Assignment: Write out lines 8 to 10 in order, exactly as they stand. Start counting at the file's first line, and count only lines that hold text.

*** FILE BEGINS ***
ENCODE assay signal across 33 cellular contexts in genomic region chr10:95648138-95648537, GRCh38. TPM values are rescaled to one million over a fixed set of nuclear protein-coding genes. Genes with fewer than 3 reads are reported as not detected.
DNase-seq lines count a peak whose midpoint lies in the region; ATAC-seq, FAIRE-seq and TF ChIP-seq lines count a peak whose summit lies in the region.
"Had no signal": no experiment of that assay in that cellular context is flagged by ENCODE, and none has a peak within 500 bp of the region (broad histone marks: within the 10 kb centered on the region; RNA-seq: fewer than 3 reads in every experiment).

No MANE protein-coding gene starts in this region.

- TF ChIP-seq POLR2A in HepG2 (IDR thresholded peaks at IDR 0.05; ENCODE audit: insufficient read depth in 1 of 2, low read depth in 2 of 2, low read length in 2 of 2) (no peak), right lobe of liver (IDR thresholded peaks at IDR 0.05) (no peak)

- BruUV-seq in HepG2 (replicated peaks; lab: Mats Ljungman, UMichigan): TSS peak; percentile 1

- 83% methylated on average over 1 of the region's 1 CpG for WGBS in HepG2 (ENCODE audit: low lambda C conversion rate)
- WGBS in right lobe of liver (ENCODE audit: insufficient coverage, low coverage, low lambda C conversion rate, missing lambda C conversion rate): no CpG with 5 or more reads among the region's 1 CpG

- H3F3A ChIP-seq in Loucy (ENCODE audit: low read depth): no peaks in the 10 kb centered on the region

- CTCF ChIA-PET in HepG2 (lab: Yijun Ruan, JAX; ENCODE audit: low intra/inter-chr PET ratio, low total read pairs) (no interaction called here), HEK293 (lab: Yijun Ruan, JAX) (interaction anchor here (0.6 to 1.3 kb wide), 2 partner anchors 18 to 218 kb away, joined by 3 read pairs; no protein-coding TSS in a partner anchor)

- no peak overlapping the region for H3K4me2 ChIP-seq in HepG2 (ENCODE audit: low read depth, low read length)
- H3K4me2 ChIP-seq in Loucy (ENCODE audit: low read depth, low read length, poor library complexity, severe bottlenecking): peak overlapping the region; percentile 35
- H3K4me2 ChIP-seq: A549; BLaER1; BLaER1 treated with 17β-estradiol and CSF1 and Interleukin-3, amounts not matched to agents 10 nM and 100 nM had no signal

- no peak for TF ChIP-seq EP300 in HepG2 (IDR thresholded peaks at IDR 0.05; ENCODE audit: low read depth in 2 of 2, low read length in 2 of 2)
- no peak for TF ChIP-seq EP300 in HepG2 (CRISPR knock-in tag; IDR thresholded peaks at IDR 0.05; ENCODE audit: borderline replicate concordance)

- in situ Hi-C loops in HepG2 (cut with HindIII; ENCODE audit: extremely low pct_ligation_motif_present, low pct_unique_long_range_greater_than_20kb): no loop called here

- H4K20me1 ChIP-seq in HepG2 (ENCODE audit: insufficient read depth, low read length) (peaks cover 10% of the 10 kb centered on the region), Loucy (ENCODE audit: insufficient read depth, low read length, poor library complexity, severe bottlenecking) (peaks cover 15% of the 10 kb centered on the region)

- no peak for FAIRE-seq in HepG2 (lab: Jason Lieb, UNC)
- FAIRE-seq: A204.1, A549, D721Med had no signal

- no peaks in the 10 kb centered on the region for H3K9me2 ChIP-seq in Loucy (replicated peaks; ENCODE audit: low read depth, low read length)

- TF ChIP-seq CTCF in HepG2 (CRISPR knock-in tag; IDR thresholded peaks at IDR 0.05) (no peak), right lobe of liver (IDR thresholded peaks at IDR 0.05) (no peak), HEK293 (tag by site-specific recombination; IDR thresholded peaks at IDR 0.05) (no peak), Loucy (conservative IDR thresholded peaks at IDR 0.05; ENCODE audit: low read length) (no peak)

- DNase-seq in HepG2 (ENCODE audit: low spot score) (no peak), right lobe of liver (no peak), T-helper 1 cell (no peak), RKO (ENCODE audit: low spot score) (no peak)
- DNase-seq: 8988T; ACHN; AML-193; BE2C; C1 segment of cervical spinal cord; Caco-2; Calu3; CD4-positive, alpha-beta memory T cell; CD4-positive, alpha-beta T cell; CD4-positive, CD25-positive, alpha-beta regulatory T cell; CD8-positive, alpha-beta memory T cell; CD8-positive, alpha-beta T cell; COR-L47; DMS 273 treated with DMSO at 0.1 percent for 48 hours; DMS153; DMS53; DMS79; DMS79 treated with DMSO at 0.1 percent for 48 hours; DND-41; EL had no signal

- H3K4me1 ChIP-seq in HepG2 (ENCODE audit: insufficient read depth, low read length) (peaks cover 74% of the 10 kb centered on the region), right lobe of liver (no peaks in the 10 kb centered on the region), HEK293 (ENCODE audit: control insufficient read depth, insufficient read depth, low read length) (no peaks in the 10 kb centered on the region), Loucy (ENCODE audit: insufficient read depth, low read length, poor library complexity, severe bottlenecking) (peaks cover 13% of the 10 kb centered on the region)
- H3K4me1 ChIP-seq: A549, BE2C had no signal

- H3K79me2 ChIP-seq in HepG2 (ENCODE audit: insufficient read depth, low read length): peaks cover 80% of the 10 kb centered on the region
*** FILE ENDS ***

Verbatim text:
- WGBS in right lobe of liver (ENCODE audit: insufficient coverage, low coverage, low lambda C conversion rate, missing lambda C conversion rate): no CpG with 5 or more reads among the region's 1 CpG

- H3F3A ChIP-seq in Loucy (ENCODE audit: low read depth): no peaks in the 10 kb centered on the region

- CTCF ChIA-PET in HepG2 (lab: Yijun Ruan, JAX; ENCODE audit: low intra/inter-chr PET ratio, low total read pairs) (no interaction called here), HEK293 (lab: Yijun Ruan, JAX) (interaction anchor here (0.6 to 1.3 kb wide), 2 partner anchors 18 to 218 kb away, joined by 3 read pairs; no protein-coding TSS in a partner anchor)